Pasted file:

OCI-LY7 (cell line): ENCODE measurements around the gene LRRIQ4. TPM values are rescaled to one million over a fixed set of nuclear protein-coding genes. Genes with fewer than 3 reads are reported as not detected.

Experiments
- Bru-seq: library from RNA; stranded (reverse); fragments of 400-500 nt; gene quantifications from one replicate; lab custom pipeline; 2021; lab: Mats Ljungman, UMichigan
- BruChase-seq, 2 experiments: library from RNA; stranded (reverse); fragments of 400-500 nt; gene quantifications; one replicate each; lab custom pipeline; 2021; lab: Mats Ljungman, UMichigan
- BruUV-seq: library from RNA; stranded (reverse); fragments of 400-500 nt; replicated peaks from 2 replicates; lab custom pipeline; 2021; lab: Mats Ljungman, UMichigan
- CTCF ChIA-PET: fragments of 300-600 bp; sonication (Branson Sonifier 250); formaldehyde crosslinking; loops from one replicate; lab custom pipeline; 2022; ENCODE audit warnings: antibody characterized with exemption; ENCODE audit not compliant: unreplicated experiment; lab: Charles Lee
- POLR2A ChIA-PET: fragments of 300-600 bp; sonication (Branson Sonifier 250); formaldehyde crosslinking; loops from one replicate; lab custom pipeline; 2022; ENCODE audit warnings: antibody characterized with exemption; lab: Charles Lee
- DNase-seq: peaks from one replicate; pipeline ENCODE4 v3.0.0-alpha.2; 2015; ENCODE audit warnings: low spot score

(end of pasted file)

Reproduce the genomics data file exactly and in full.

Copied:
OCI-LY7 (cell line): ENCODE measurements around the gene LRRIQ4. TPM values are rescaled to one million over a fixed set of nuclear protein-coding genes. Genes with fewer than 3 reads are reported as not detected.

Experiments
- Bru-seq: library from RNA; stranded (reverse); fragments of 400-500 nt; gene quantifications from one replicate; lab custom pipeline; 2021; lab: Mats Ljungman, UMichigan
- BruChase-seq, 2 experiments: library from RNA; stranded (reverse); fragments of 400-500 nt; gene quantifications; one replicate each; lab custom pipeline; 2021; lab: Mats Ljungman, UMichigan
- BruUV-seq: library from RNA; stranded (reverse); fragments of 400-500 nt; replicated peaks from 2 replicates; lab custom pipeline; 2021; lab: Mats Ljungman, UMichigan
- CTCF ChIA-PET: fragments of 300-600 bp; sonication (Branson Sonifier 250); formaldehyde crosslinking; loops from one replicate; lab custom pipeline; 2022; ENCODE audit warnings: antibody characterized with exemption; ENCODE audit not compliant: unreplicated experiment; lab: Charles Lee
- POLR2A ChIA-PET: fragments of 300-600 bp; sonication (Branson Sonifier 250); formaldehyde crosslinking; loops from one replicate; lab custom pipeline; 2022; ENCODE audit warnings: antibody characterized with exemption; lab: Charles Lee
- DNase-seq: peaks from one replicate; pipeline ENCODE4 v3.0.0-alpha.2; 2015; ENCODE audit warnings: low spot score